It is understood that the lipids contained within most foods take the form of oil droplets dispersed in a matrix made up of different connected parts. Stable oil–water interfaces are needed to create food emulsions. These interfaces are critical for establishing how the lipid droplets interact with the other components within the food matrix. They can, therefore, be manipulated to affect the stability of an emulsion within a food before it is consumed.

Lipids and fats viewed under a microscope. vampy1/

Conversely, relatively little is known about how emulsions behave during their journey through the gastrointestinal tract (GIT). Yet understanding the behaviour of emulsions in the GIT is key to understanding the digestion of lipids, their uptake by the human body and the possible effect of health.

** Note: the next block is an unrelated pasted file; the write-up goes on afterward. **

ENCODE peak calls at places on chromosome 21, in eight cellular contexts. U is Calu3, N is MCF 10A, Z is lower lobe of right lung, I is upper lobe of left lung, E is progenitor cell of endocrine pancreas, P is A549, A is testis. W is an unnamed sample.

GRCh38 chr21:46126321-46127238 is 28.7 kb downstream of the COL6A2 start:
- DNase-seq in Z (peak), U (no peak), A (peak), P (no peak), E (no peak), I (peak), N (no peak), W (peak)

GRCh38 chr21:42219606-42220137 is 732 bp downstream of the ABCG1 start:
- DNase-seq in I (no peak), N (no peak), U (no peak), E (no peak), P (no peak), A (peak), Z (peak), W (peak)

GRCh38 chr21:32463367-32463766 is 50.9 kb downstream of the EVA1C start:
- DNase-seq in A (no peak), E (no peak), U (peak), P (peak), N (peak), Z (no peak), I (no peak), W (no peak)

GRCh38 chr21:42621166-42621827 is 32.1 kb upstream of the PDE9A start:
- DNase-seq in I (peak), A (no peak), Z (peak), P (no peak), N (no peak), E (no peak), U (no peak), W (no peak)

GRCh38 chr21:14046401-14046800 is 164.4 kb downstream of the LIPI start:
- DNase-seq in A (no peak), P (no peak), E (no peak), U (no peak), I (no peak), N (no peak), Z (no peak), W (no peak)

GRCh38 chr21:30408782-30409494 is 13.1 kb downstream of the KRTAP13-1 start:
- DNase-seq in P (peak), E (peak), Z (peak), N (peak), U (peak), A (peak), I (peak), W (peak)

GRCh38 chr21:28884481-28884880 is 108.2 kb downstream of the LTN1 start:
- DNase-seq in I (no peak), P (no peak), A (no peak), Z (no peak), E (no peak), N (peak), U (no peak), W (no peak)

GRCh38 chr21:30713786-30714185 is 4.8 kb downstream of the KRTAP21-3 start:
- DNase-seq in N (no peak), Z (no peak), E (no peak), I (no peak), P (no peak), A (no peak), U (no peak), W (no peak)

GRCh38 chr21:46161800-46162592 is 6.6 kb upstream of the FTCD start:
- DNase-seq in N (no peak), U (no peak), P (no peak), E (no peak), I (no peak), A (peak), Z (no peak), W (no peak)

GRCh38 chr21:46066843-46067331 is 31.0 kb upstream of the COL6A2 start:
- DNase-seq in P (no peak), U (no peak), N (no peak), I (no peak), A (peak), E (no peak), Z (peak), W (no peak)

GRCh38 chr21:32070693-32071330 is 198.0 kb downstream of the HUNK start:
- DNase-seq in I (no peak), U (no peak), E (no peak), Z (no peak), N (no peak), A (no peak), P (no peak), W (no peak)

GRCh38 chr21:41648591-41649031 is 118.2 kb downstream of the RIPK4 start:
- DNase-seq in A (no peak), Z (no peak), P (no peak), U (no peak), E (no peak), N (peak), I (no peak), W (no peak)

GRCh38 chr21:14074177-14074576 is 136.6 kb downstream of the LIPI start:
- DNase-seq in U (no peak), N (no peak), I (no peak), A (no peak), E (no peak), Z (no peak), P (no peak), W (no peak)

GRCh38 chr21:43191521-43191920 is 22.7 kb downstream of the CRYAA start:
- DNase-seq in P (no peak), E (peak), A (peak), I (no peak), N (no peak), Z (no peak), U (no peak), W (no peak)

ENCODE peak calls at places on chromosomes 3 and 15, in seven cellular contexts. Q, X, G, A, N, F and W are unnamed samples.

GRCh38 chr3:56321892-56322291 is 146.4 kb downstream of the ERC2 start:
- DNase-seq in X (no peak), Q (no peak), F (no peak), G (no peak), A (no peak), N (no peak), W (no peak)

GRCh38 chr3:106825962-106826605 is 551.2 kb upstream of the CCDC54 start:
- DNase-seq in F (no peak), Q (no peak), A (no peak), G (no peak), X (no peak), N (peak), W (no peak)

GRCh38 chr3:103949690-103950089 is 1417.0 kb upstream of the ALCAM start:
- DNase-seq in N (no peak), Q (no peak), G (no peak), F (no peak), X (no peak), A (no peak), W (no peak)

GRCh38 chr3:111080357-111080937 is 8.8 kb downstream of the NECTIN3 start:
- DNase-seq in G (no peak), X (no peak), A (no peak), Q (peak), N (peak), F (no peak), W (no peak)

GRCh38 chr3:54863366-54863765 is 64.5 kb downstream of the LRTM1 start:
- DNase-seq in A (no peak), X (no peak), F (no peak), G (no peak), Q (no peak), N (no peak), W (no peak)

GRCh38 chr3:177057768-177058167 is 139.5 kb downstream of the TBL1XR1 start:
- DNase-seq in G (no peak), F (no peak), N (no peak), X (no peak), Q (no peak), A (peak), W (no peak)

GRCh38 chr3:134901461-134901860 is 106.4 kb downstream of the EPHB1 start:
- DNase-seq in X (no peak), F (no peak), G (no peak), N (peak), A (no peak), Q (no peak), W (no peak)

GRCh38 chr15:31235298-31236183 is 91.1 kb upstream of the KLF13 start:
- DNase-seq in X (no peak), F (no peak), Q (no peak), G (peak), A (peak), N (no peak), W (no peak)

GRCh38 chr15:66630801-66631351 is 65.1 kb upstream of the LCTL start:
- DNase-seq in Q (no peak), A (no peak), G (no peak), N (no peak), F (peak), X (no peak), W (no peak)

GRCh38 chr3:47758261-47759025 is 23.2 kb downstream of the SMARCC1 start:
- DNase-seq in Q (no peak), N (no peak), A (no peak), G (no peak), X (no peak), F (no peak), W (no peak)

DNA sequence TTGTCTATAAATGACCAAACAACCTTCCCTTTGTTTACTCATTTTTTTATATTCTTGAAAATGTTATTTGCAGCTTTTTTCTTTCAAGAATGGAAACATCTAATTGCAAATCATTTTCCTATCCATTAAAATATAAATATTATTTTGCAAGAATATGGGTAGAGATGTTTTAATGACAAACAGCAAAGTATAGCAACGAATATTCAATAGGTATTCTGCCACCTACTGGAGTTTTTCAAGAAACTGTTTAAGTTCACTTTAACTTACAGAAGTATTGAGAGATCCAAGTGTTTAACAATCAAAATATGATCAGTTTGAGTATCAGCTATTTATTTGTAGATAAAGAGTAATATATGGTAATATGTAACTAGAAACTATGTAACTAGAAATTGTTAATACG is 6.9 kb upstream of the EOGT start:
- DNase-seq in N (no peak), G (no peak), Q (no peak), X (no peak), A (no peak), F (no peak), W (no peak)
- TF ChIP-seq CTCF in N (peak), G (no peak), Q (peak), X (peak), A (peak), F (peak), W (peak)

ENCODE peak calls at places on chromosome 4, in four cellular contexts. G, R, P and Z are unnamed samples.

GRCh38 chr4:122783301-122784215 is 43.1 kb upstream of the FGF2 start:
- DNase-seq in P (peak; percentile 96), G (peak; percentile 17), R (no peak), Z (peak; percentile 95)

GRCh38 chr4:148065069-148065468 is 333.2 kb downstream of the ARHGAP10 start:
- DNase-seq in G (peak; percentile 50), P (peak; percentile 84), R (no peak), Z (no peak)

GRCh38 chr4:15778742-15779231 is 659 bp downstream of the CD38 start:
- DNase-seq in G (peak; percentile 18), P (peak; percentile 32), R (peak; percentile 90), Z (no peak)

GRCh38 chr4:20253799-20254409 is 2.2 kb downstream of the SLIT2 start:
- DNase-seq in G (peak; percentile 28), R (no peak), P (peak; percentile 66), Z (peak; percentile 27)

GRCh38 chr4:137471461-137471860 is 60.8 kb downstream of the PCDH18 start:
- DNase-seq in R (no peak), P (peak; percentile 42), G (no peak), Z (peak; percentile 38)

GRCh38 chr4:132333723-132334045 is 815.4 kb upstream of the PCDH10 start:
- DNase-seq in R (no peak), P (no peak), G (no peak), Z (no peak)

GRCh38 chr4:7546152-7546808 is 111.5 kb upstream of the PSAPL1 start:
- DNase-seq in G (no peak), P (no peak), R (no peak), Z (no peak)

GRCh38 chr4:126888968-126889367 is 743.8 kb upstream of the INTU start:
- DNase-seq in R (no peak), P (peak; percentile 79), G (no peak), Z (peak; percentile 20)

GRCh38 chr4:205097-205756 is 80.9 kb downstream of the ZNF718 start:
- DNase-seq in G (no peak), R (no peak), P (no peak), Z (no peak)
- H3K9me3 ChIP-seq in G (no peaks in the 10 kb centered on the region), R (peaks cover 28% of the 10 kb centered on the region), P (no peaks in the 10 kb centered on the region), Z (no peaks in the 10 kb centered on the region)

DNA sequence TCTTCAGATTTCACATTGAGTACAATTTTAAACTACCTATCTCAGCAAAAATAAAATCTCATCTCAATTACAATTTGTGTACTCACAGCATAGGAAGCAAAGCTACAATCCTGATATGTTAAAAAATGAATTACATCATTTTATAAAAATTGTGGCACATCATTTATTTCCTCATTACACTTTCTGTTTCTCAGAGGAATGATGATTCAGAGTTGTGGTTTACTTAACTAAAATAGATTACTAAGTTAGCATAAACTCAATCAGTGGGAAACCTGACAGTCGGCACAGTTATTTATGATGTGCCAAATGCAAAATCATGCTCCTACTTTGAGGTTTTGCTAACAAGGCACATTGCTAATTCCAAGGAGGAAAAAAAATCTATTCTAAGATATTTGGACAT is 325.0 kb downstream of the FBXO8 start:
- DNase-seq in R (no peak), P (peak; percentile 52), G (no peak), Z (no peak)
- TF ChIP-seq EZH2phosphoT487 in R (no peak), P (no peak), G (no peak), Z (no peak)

Factors affecting lipid digestion
Evidence suggests that the physico-chemical properties of emulsions affect the way they behave in the GIT. Furthermore, it is suggested that the structural properties of foods regulate lipid digestion and, therefore, affect the ability of nutrients within lipids to be absorbed. However, as Singh and Acevedo-Fani point out, further research is needed in this area before this knowledge can be used to influence strategies for regulating fatty acid absorption and the bioavailability (the fraction of released nutrient that is available for absorption) of lipid nutrients. More specifically, it will be necessary to understand 1) how the makeup of interfaces of the lipid droplets affects lipase action (an enzyme the body uses to break down dietary lipids); 2) how bile salts (liver secretions that aid to break down lipids) disrupt the original oil–water interfaces; and 3) what the state of the droplets is just before absorption.